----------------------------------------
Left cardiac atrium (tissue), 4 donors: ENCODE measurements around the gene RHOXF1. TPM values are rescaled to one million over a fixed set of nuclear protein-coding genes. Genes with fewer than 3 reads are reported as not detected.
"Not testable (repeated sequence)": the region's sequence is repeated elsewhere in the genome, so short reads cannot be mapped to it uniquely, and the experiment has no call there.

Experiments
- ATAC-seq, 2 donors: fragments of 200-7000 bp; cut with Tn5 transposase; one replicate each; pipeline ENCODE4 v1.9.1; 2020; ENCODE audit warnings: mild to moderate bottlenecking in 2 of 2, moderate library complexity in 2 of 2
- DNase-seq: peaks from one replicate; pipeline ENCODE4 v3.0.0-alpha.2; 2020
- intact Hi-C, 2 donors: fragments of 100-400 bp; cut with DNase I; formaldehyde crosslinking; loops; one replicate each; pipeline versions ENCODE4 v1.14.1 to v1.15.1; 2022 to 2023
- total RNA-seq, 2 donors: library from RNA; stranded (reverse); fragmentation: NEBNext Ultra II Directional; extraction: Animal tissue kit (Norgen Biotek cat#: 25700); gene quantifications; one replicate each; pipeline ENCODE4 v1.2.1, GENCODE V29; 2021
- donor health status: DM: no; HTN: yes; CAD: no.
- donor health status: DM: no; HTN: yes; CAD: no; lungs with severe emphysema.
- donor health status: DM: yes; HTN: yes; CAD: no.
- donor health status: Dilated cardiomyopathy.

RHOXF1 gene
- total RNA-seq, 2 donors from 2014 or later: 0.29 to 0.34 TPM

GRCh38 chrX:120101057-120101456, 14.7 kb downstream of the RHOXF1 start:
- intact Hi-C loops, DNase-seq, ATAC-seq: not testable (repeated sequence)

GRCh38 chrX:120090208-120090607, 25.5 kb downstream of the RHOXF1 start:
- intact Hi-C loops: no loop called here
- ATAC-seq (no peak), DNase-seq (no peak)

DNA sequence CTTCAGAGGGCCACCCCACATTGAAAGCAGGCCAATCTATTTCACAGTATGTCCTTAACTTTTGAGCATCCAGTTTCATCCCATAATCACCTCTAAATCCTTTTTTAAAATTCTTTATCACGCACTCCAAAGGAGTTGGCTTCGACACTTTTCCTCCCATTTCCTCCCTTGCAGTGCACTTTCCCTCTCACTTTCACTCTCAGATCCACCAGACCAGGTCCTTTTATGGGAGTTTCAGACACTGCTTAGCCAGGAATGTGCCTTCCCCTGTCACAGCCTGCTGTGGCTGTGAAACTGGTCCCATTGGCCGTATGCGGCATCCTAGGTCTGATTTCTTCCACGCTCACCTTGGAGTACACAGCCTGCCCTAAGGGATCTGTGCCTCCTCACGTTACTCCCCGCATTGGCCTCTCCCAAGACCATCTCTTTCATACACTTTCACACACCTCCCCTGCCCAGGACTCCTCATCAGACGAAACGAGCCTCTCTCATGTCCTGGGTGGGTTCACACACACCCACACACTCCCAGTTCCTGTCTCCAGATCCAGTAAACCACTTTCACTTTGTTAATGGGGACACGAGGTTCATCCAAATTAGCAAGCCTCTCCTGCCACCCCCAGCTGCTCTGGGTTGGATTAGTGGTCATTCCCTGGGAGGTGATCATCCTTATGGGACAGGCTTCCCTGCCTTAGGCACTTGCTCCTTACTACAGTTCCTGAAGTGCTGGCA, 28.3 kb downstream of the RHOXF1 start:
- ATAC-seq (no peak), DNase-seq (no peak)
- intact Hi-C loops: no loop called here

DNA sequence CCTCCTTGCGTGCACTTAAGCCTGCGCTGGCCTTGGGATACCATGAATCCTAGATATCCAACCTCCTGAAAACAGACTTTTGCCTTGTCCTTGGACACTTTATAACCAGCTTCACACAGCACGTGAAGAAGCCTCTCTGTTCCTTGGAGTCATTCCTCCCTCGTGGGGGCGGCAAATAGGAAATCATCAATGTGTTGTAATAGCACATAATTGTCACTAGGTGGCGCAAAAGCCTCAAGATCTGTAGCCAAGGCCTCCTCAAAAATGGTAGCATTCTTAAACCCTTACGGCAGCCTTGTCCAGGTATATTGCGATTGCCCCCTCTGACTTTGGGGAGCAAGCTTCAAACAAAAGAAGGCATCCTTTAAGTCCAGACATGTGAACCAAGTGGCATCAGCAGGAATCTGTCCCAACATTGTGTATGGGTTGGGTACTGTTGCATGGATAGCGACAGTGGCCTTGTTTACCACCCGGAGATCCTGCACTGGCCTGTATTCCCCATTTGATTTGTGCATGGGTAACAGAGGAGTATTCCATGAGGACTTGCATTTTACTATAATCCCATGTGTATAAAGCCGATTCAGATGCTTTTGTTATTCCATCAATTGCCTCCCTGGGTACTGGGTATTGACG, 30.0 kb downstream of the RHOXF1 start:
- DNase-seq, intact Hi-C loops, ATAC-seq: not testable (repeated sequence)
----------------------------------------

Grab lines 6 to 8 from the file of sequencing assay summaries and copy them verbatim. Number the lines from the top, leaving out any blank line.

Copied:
- intact Hi-C, 2 donors: fragments of 100-400 bp; cut with DNase I; formaldehyde crosslinking; loops; one replicate each; pipeline versions ENCODE4 v1.14.1 to v1.15.1; 2022 to 2023
- total RNA-seq, 2 donors: library from RNA; stranded (reverse); fragmentation: NEBNext Ultra II Directional; extraction: Animal tissue kit (Norgen Biotek cat#: 25700); gene quantifications; one replicate each; pipeline ENCODE4 v1.2.1, GENCODE V29; 2021
- donor health status: DM: no; HTN: yes; CAD: no.